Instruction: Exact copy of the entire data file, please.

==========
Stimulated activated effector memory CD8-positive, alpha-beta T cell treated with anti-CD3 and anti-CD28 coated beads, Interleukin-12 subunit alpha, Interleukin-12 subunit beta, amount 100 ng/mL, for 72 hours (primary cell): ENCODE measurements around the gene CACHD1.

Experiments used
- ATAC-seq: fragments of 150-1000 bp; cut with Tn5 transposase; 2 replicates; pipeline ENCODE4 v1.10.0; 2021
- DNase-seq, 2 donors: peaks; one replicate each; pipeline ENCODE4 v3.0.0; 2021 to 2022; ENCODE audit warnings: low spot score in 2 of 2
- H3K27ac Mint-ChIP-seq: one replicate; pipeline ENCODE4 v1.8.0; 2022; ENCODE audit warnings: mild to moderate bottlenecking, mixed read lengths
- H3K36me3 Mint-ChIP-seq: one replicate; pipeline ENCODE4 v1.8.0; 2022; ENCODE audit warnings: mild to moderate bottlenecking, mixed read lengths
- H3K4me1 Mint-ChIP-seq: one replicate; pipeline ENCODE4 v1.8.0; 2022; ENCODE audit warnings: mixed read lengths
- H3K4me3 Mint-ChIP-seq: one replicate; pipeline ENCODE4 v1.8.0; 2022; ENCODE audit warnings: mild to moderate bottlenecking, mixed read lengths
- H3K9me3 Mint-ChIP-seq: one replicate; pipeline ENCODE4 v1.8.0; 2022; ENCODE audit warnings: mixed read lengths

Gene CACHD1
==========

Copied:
Stimulated activated effector memory CD8-positive, alpha-beta T cell treated with anti-CD3 and anti-CD28 coated beads, Interleukin-12 subunit alpha, Interleukin-12 subunit beta, amount 100 ng/mL, for 72 hours (primary cell): ENCODE measurements around the gene CACHD1.

Experiments used
- ATAC-seq: fragments of 150-1000 bp; cut with Tn5 transposase; 2 replicates; pipeline ENCODE4 v1.10.0; 2021
- DNase-seq, 2 donors: peaks; one replicate each; pipeline ENCODE4 v3.0.0; 2021 to 2022; ENCODE audit warnings: low spot score in 2 of 2
- H3K27ac Mint-ChIP-seq: one replicate; pipeline ENCODE4 v1.8.0; 2022; ENCODE audit warnings: mild to moderate bottlenecking, mixed read lengths
- H3K36me3 Mint-ChIP-seq: one replicate; pipeline ENCODE4 v1.8.0; 2022; ENCODE audit warnings: mild to moderate bottlenecking, mixed read lengths
- H3K4me1 Mint-ChIP-seq: one replicate; pipeline ENCODE4 v1.8.0; 2022; ENCODE audit warnings: mixed read lengths
- H3K4me3 Mint-ChIP-seq: one replicate; pipeline ENCODE4 v1.8.0; 2022; ENCODE audit warnings: mild to moderate bottlenecking, mixed read lengths
- H3K9me3 Mint-ChIP-seq: one replicate; pipeline ENCODE4 v1.8.0; 2022; ENCODE audit warnings: mixed read lengths

Gene CACHD1